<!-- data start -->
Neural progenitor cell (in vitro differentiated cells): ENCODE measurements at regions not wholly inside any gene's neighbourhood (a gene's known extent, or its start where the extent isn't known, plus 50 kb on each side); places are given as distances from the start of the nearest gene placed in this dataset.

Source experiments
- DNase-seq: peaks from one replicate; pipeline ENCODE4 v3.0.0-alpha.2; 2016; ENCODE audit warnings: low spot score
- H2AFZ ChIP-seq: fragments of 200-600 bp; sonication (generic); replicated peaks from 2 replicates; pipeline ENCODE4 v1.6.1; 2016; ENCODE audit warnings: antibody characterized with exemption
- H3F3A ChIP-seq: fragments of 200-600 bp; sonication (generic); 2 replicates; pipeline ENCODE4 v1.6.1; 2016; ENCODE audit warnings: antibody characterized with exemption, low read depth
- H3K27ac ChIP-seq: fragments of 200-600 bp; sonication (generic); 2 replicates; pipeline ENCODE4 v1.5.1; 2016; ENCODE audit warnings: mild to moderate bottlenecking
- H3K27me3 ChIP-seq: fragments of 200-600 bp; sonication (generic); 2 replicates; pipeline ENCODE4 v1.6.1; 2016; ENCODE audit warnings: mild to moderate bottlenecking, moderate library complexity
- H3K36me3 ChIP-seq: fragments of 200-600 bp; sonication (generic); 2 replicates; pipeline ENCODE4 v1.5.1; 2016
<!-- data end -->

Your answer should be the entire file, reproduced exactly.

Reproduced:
Neural progenitor cell (in vitro differentiated cells): ENCODE measurements at regions not wholly inside any gene's neighbourhood (a gene's known extent, or its start where the extent isn't known, plus 50 kb on each side); places are given as distances from the start of the nearest gene placed in this dataset.

Source experiments
- DNase-seq: peaks from one replicate; pipeline ENCODE4 v3.0.0-alpha.2; 2016; ENCODE audit warnings: low spot score
- H2AFZ ChIP-seq: fragments of 200-600 bp; sonication (generic); replicated peaks from 2 replicates; pipeline ENCODE4 v1.6.1; 2016; ENCODE audit warnings: antibody characterized with exemption
- H3F3A ChIP-seq: fragments of 200-600 bp; sonication (generic); 2 replicates; pipeline ENCODE4 v1.6.1; 2016; ENCODE audit warnings: antibody characterized with exemption, low read depth
- H3K27ac ChIP-seq: fragments of 200-600 bp; sonication (generic); 2 replicates; pipeline ENCODE4 v1.5.1; 2016; ENCODE audit warnings: mild to moderate bottlenecking
- H3K27me3 ChIP-seq: fragments of 200-600 bp; sonication (generic); 2 replicates; pipeline ENCODE4 v1.6.1; 2016; ENCODE audit warnings: mild to moderate bottlenecking, moderate library complexity
- H3K36me3 ChIP-seq: fragments of 200-600 bp; sonication (generic); 2 replicates; pipeline ENCODE4 v1.5.1; 2016